Academic journal article Phi Delta Kappan

Revolution from the Faculty Lounge: The Emergence of Teacher-Led Schools and Cooperatives: In a Movement That Is Spreading throughout the Country, Teachers Are Forming Cooperatives and Contracting to Run Schools. with This Professional Empowerment, Mr. Williams Shows, Comes the Flexibility to Make Instructional Decisions That Are Responsive to Students' Changing Needs

Academic journal article Phi Delta Kappan

Revolution from the Faculty Lounge: The Emergence of Teacher-Led Schools and Cooperatives: In a Movement That Is Spreading throughout the Country, Teachers Are Forming Cooperatives and Contracting to Run Schools. with This Professional Empowerment, Mr. Williams Shows, Comes the Flexibility to Make Instructional Decisions That Are Responsive to Students' Changing Needs

Article excerpt

IN RECENT years there has been a growing acceptance of the idea that "the school" must be the fundamental unit of reform in education. Philanthropists and business leaders have seized upon the practical idea of improving school systems by improving their individual parts. Vast sums have been invested in "school leadership," based on the widely held, corporate-inspired assumption that school principals are best positioned to carry out these school-centered reforms. In short, we have placed the onus for the success or failure of reform squarely on the shoulders of principals, and entire organizations have emerged to find and retain the type of status-quo-busting men and women who will get the job done.

But what if this top-down approach to reforming individual schools is not the most efficient way to implement substantive reform of public education? What if we could get power and decision making even closer to the students we serve? What if teams of professional educators were capable of evaluating one another's work and solving school-level problems in a collaborative manner and with an eye toward the impact of all decisions on their instruction?

Around the country, the debate about what would happen if teachers were allowed to run their own schools is moving from theory to practice. A growing number of concerned educators--primarily in such progressive strongholds as Wisconsin and Minnesota--are experimenting with such ideas as they work under a "professional teacher partnership" model that empowers groups of teachers to act as a professional practice (like doctors or lawyers) in their schools. Public school teachers in Denver have already moved forward with contractual language that allows for teacher-led "Beacon" schools. Union leaders in California and Massachusetts are also considering the concept.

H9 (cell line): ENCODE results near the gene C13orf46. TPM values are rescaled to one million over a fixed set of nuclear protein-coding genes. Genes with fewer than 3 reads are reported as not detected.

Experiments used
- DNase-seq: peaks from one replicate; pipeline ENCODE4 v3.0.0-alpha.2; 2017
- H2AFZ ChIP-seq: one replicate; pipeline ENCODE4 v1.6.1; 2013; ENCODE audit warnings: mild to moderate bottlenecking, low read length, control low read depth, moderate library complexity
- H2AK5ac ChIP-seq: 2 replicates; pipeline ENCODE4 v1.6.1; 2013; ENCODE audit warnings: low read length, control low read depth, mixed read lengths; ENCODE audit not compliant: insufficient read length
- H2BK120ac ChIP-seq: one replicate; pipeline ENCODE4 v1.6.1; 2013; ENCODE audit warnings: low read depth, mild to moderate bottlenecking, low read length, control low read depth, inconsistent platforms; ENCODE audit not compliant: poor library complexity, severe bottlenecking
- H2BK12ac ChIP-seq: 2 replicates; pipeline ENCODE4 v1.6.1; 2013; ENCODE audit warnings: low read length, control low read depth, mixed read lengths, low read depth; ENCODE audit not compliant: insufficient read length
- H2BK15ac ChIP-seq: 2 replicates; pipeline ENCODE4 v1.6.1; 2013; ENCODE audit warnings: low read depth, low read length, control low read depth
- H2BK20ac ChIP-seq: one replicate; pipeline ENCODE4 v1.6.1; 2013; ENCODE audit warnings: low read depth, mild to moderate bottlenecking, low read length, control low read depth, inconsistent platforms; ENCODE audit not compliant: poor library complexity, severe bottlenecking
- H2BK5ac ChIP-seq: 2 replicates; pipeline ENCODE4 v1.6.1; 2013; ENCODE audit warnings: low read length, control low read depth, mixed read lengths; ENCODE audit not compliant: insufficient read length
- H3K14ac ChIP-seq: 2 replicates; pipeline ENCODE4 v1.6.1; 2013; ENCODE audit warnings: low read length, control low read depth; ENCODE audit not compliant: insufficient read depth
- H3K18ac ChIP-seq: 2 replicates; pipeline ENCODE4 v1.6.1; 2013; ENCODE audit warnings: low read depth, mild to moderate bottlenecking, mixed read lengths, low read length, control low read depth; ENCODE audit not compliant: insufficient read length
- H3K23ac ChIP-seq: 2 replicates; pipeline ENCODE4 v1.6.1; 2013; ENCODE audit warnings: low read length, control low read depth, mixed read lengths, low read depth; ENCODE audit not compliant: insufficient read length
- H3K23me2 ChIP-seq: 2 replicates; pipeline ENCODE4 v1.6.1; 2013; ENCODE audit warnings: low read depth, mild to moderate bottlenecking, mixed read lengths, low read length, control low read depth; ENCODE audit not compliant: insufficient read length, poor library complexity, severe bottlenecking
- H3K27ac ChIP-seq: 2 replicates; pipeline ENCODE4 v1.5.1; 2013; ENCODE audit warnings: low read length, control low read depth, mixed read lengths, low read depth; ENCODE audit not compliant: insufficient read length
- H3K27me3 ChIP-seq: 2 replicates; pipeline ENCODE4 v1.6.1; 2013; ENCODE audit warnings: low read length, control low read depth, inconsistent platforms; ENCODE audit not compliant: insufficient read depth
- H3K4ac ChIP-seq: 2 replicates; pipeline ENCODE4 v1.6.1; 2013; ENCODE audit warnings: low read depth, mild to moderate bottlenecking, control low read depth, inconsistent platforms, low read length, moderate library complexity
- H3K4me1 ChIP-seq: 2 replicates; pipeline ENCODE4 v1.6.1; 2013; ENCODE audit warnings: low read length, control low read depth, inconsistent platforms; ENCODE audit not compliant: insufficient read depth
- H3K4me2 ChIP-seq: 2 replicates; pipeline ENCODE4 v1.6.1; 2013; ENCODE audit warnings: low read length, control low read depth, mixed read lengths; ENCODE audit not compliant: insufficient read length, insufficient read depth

Once considered an idea on the fringes of education reform, teacher-led schooling arrangements are moving into the mainstream. In late 2006, the New Commission on the Skills of the American Workforce, a group spearheaded by the National Center on Education and the Economy, included in its recommendations for reform the argument that more public schools should be run by teacher-led independent contractors, similar to the way public charter schools are organized in some states. (1)

These teacher partnerships essentially bypass the middleman (i.e., the principal) and act as a collaborative body of classroom-level reformers, making daily decisions close to the ground in ways that benefit their students. Supporters argue that such teacher-run schools may be the best hope for prompting the types of fundamental change required to keep pace with a rapidly changing world and the escalating expectations for public education.

One of the better-known ventures into this area, Ed-Visions (discussed in more detail below), states in its articles of incorporation that the purpose of its teacher-led arrangements is to "provide employment and income to its members in a manner that would permit them, individually and in concert with one another, in a cooperative structure, to employ their skills, talents, and resources for the development and implementation of quality instructional programs."

"Our goal is always to have everyone who is part of the organization working with the kids in some capacity, so the distance between the decision maker and those affected by the decisions is as short as possible," says Nora Whalen, a founding teacher at the Avalon School, in St. Paul, Minnesota, one of a dozen teacher-led schools working under the umbrella of the EdVisions teacher cooperative.

Ted Kolderie, a senior associate of the Minnesota-based initiative Education/Evolving, argues that understanding the significance of these ground-breaking professional teacher partnerships requires setting aside traditional notions that teachers serve only as employees of school districts. Envisioning teachers as entrepreneurial owners of the academic instruction they provide unlocks tremendous potential for reform that is both teacher-friendly and aimed squarely at enhancing achievement opportunities for students. …

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